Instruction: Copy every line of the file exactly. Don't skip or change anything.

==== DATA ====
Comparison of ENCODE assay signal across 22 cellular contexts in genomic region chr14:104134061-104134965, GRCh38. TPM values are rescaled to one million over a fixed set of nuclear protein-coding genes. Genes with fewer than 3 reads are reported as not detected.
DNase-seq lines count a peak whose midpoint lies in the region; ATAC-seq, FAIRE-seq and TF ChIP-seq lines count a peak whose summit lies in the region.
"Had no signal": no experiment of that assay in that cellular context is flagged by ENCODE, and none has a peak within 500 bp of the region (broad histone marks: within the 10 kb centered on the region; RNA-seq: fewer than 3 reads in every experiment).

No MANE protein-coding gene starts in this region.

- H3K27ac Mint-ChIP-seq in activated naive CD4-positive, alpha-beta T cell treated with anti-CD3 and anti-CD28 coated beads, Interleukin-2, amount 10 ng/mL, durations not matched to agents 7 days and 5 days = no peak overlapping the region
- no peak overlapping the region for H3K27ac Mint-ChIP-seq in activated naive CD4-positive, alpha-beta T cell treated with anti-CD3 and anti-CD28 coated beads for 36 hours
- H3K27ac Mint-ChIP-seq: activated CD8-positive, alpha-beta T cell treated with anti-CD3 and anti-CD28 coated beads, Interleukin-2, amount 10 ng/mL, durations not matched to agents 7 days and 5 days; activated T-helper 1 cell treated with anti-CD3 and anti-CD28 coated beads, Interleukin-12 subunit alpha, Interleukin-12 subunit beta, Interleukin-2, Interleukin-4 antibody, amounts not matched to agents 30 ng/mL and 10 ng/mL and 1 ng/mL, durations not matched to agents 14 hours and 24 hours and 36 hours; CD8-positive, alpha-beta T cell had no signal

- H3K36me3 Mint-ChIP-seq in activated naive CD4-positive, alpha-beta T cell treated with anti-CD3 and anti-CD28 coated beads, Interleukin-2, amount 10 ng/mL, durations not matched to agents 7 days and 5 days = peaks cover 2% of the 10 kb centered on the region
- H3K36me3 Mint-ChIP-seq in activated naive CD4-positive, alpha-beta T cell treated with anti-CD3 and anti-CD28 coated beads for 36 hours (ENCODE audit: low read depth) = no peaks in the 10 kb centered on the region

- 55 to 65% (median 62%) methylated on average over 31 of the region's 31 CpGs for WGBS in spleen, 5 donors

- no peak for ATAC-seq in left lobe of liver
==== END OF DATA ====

Comparison of ENCODE assay signal across 22 cellular contexts in genomic region chr14:104134061-104134965, GRCh38. TPM values are rescaled to one million over a fixed set of nuclear protein-coding genes. Genes with fewer than 3 reads are reported as not detected.
DNase-seq lines count a peak whose midpoint lies in the region; ATAC-seq, FAIRE-seq and TF ChIP-seq lines count a peak whose summit lies in the region.
"Had no signal": no experiment of that assay in that cellular context is flagged by ENCODE, and none has a peak within 500 bp of the region (broad histone marks: within the 10 kb centered on the region; RNA-seq: fewer than 3 reads in every experiment).

No MANE protein-coding gene starts in this region.

- H3K27ac Mint-ChIP-seq in activated naive CD4-positive, alpha-beta T cell treated with anti-CD3 and anti-CD28 coated beads, Interleukin-2, amount 10 ng/mL, durations not matched to agents 7 days and 5 days = no peak overlapping the region
- no peak overlapping the region for H3K27ac Mint-ChIP-seq in activated naive CD4-positive, alpha-beta T cell treated with anti-CD3 and anti-CD28 coated beads for 36 hours
- H3K27ac Mint-ChIP-seq: activated CD8-positive, alpha-beta T cell treated with anti-CD3 and anti-CD28 coated beads, Interleukin-2, amount 10 ng/mL, durations not matched to agents 7 days and 5 days; activated T-helper 1 cell treated with anti-CD3 and anti-CD28 coated beads, Interleukin-12 subunit alpha, Interleukin-12 subunit beta, Interleukin-2, Interleukin-4 antibody, amounts not matched to agents 30 ng/mL and 10 ng/mL and 1 ng/mL, durations not matched to agents 14 hours and 24 hours and 36 hours; CD8-positive, alpha-beta T cell had no signal

- H3K36me3 Mint-ChIP-seq in activated naive CD4-positive, alpha-beta T cell treated with anti-CD3 and anti-CD28 coated beads, Interleukin-2, amount 10 ng/mL, durations not matched to agents 7 days and 5 days = peaks cover 2% of the 10 kb centered on the region
- H3K36me3 Mint-ChIP-seq in activated naive CD4-positive, alpha-beta T cell treated with anti-CD3 and anti-CD28 coated beads for 36 hours (ENCODE audit: low read depth) = no peaks in the 10 kb centered on the region

- 55 to 65% (median 62%) methylated on average over 31 of the region's 31 CpGs for WGBS in spleen, 5 donors

- no peak for ATAC-seq in left lobe of liver